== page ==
Beginner Surfer Q&A


As a surf instructor, I’m asked a lot of questions. Even though I meet people from all over the world, most of these questions are the same. Some of you haven’t quite committed to the world of surfing, so your queries are full of uncertainty, while others have taken the first step, but want more details on a variety of topics.

 I absolutely love answering these questions, so I compiled a list of the most popular ones, just for you!

 Q: “I’m older, can I still learn how to surf?”

A: Yes! You can learn to surf at any age, actually. Although you may think surfing is a sport best left to the groms (young kids), it’s a sport anyone can master. There’s a catch, though. As an adult, there are three things that can slow your learning curve: 1. Past injuries, 2. Inflexibility, 3. Mindset. Keep reading, because I’ll delve into how you can move past these adult road bumps.

Q: “I have an old injury, how will that affect my surfing?”

A: First, check with your doctor before you dive into this sport and make sure it’s safe for you to proceed. Old injuries can make us less flexible or cause discomfort during high-impact sports. With an instructor, you can learn how to modify your surf lesson to suit your needs. For example, an old back or knee injury may slow your pop-up. The solution? A bigger board and smaller waves. This will give you more time to get to your feet without stressing the injury. 

Q: “What if I’m not athletic or good at balancing?”

A: Surfing will make you athletic and balanced! You’ll just have to be patient and work hard. Flexibility, core strength and shoulder power play a huge role during surfing. Most beginners don’t start with these qualities and that’s okay. With proper instruction and practice, you’ll get there. Because surfing isn’t a sport you can do consistently, you’ll have to put in some land work to progress during those flat or incredibly stormy days. Circuit workouts targeting your abs and shoulders (push-ups, surf pop-ups, planks, etc.) will address your strength needs. Yoga or deep-seated stretches will improve your flexibility and balance.

Q: “Are there sharks here?”

A: Yes, there are sharks in this area, as well as sea turtles, dolphins, manatees and several other amazing sea creatures! The most common types of sharks around here are blacktip, hammerhead, bonnethead, lemon, and bull sharks. Contrary to “Jaws” and every other media-related shark propaganda, sharks would rather avoid people altogether. Our surf instructors will teach you a few safety tips during your lesson to ensure you always have a safe session, such as avoiding surfing through “bait pods” (large schools of fish), paddling in areas near fishermen, and understanding shark body language (a shark cruising through will swim differently than one that’s hunting). Encounters/bites are extremely rare in this area and can be avoided using the tips above.

 Q: “What does surf season look like in Florida and when is the best time to go out?”

A: This is a question requiring a several-layer answer, but I’ll keep it short. The surf season in Florida is late fall through early spring. Winter produces the most consistent swells, as the Atlantic is bustling with storm activity. Don’t despair if you’re a summer fan, though. Hurricane season runs August through October and can provide some of the largest waves in Northeast Florida. Water temperatures vary throughout the year here, dropping as low as 50 degrees in the dead of winter and jumping into the 70s and 80s during summer. Florida’s surf is unique and because our waves break on sandbars, the waves vary in form and size. Learning to surf here will make you a better surfer in the long-run, as you’ll experience various swells and learn to work with different and challenging conditions.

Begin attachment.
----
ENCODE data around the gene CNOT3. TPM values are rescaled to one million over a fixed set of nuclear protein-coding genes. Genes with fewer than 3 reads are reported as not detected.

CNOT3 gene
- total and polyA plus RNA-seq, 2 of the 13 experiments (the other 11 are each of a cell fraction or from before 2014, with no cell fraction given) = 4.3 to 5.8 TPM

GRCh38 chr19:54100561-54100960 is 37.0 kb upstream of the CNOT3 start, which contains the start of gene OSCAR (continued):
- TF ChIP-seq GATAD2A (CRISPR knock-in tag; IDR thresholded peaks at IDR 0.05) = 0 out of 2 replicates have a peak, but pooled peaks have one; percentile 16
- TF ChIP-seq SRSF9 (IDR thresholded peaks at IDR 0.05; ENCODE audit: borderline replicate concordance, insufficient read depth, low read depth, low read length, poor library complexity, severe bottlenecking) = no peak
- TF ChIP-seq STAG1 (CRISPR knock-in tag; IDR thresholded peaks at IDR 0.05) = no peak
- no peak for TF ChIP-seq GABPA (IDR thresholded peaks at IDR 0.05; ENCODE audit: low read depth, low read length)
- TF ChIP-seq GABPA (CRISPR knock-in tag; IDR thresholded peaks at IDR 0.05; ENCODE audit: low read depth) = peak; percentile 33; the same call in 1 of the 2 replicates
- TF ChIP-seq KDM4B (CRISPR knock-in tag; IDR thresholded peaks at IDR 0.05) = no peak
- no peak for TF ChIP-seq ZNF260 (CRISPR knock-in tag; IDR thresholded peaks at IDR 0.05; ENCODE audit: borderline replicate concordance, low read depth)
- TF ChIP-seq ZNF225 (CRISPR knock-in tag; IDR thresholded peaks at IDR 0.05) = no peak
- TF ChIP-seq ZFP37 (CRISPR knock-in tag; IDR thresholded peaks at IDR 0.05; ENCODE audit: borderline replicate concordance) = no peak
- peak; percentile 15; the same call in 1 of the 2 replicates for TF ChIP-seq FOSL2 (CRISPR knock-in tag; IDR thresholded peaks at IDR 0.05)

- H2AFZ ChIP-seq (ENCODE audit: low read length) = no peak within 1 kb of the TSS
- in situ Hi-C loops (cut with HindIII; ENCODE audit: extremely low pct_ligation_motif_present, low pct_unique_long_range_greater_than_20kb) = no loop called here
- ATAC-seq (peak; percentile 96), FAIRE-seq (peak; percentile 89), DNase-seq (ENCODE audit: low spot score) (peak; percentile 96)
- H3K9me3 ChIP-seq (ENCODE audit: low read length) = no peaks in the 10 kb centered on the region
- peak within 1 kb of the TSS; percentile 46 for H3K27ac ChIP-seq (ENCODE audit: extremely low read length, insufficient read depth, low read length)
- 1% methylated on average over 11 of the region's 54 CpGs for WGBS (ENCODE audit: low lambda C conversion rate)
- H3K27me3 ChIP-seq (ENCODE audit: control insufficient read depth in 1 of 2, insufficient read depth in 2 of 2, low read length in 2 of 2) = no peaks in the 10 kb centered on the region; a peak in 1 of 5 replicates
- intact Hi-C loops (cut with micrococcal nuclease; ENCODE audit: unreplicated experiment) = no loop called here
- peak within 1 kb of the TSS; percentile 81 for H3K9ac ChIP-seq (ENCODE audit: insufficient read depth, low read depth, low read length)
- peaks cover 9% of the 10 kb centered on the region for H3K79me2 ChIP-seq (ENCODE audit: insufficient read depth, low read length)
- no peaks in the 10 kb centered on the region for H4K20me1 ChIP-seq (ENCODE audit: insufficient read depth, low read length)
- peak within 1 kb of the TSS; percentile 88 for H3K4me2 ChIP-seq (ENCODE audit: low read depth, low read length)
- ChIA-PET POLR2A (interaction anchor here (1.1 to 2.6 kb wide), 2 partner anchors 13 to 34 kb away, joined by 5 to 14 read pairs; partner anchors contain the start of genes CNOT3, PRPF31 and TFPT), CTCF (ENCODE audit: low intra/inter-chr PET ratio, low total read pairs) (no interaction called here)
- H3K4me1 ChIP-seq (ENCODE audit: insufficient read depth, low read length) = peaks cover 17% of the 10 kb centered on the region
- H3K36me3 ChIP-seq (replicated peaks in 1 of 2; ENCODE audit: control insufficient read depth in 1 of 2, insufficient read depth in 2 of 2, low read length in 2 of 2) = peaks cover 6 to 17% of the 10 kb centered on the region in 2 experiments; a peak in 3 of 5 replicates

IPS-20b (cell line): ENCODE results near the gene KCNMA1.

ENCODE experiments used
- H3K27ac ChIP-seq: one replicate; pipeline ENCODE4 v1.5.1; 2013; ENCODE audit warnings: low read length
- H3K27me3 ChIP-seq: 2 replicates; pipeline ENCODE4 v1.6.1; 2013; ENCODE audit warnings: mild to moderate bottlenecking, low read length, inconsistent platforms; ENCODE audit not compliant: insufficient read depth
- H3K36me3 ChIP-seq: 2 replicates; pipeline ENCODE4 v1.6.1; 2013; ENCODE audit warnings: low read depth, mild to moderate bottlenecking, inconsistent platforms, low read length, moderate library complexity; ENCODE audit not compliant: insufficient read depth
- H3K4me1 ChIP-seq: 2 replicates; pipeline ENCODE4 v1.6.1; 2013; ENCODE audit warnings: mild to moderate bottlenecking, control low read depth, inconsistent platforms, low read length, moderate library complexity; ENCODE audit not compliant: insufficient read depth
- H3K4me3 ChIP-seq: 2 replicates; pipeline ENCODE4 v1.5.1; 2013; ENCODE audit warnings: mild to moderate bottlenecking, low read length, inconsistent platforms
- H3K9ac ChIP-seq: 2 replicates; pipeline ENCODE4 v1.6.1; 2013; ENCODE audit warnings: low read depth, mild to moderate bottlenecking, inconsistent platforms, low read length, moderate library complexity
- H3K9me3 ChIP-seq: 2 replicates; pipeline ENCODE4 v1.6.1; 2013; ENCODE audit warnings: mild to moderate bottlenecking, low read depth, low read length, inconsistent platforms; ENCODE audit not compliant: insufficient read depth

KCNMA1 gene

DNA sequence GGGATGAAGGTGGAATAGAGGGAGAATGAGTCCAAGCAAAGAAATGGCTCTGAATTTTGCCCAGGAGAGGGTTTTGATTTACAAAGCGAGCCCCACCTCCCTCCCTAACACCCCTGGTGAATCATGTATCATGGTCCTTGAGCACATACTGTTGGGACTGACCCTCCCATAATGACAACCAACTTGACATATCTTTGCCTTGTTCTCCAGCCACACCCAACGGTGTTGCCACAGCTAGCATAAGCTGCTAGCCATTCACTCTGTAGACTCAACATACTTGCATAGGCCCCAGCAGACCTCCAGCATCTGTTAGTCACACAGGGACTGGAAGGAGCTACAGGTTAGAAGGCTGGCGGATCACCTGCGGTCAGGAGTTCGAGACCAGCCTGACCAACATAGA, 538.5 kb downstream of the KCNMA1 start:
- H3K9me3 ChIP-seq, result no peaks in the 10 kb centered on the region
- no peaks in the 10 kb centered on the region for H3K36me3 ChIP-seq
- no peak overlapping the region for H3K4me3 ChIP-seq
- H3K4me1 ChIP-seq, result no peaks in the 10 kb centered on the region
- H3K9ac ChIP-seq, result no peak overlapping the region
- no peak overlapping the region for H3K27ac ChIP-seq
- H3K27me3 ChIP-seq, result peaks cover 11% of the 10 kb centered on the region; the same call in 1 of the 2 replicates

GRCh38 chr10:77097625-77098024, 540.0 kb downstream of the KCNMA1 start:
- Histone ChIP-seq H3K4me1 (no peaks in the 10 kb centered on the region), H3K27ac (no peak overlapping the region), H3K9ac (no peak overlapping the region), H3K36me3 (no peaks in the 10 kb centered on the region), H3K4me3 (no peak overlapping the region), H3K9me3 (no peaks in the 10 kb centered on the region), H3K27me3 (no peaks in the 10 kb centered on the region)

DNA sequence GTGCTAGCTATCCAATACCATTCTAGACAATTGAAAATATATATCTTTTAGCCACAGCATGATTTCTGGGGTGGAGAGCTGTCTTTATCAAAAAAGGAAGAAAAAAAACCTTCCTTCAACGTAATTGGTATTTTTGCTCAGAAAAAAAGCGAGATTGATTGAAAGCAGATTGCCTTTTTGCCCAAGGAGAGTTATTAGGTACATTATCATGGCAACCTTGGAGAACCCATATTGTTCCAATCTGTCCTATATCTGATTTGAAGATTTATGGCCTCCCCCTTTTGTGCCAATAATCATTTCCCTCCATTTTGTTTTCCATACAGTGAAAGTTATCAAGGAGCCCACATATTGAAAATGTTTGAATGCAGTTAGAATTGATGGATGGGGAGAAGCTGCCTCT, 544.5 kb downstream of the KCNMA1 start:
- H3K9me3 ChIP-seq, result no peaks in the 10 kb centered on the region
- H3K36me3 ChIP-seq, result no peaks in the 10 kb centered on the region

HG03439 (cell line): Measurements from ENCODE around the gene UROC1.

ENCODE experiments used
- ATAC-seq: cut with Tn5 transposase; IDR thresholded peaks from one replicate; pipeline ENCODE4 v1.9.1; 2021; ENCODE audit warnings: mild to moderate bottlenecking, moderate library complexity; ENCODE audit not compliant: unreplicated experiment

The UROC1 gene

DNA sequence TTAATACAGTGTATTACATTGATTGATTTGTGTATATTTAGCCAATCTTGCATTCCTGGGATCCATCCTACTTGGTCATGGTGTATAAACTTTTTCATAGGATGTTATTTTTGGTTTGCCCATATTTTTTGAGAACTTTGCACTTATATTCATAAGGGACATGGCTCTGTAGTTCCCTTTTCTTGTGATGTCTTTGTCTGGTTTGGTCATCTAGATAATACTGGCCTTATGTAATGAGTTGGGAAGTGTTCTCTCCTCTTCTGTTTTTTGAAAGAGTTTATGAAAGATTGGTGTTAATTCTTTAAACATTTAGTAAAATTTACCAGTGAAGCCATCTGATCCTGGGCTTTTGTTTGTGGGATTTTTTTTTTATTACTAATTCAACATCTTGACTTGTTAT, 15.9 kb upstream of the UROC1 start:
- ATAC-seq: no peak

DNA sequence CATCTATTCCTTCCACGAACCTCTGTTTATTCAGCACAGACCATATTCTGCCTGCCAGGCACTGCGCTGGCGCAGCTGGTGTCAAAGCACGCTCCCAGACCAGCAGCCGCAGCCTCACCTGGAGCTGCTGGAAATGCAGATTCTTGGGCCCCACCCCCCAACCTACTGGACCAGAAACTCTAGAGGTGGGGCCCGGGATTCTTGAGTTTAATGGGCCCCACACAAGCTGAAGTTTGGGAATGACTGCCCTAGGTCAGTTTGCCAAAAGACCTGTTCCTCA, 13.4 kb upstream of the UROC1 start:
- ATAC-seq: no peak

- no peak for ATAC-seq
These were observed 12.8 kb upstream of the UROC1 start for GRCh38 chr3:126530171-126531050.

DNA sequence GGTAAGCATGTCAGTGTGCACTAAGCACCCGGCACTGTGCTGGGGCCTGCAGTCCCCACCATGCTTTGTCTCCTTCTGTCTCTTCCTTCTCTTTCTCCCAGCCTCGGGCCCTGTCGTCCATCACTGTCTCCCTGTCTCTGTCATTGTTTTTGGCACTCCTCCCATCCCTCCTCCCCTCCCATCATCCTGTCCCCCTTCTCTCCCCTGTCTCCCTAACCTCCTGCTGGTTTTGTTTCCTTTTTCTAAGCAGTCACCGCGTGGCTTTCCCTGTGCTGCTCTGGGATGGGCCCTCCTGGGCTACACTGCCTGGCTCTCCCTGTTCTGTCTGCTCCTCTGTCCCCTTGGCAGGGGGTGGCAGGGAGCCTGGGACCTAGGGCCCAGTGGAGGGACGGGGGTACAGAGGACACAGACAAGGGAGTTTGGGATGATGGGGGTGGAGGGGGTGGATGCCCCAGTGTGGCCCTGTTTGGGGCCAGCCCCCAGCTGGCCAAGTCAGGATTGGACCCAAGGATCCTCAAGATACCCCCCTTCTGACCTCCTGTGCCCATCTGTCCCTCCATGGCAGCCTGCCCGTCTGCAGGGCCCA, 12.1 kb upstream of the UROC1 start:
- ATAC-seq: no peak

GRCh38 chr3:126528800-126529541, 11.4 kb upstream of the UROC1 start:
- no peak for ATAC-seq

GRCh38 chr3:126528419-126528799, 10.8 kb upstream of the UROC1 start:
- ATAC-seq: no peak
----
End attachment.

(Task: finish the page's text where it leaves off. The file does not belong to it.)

Q: “When will I be good at surfing?”

A: There’s a huge learning curve in the beginning stages of surfing. Everyone is a little different, but it boils down to persistency. The surfer who paddles out as often as possible, even when conditions aren’t ideal, will be the better surfer at the end of the day. Consistency, practice and patience are key. In my opinion, surfing is 50 percent physical (meaning your athletic ability and strength) and 50 percent mindset (your outlook, including determination and positivity). You’re not only dealing with your own elements, but nature’s elements. How you perceive your surf session affects your learning rate. If you paddle out and have a rough session, but glean a learning experience, you’ll be more likely to succeed next time. If you’re easily frustrated, it will hinder your progress. Also, the more you practice, the better surfing shape you’ll be in. In terms of time, though, the average learner masters the basics (paddling out, reading and catching waves) in anywhere from six months to a year, depending on consistency.

Q: “I’ve taken a lesson, now what?”

A: One lesson is great for an introduction, but there are several levels and techniques you can gain from additional lessons. More time in the water, especially with an instructor, eliminates the frustrating aspects of the learning phase. Because I taught myself to surf, I understand the grueling process of learning alone. I wish I could go back in time and get the six months I wasted floundering around and sign up for a surf series instead! It’s worth the investment. We offer a five-lesson surf series and a 10-lesson surf series. The series really encourages consistency and allows guidance. If you prefer self-learning, I encourage you to rent different types of boards and figure out what works best for you before you invest in buying one.

If you have more questions, call our surf school and sign up for a private lesson or class